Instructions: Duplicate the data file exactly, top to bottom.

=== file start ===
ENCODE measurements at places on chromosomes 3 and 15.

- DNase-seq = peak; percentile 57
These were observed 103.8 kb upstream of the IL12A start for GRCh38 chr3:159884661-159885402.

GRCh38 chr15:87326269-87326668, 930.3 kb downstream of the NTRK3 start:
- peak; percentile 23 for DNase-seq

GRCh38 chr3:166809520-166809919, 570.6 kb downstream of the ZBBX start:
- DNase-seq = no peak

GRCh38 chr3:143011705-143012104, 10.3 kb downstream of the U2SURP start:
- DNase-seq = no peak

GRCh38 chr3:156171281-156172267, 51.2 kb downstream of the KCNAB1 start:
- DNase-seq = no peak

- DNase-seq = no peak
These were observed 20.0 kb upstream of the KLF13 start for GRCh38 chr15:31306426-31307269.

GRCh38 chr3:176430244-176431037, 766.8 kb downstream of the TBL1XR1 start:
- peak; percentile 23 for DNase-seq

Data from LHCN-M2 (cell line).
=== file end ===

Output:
ENCODE measurements at places on chromosomes 3 and 15.

- DNase-seq = peak; percentile 57
These were observed 103.8 kb upstream of the IL12A start for GRCh38 chr3:159884661-159885402.

GRCh38 chr15:87326269-87326668, 930.3 kb downstream of the NTRK3 start:
- peak; percentile 23 for DNase-seq

GRCh38 chr3:166809520-166809919, 570.6 kb downstream of the ZBBX start:
- DNase-seq = no peak

GRCh38 chr3:143011705-143012104, 10.3 kb downstream of the U2SURP start:
- DNase-seq = no peak

GRCh38 chr3:156171281-156172267, 51.2 kb downstream of the KCNAB1 start:
- DNase-seq = no peak

- DNase-seq = no peak
These were observed 20.0 kb upstream of the KLF13 start for GRCh38 chr15:31306426-31307269.

GRCh38 chr3:176430244-176431037, 766.8 kb downstream of the TBL1XR1 start:
- peak; percentile 23 for DNase-seq

Data from LHCN-M2 (cell line).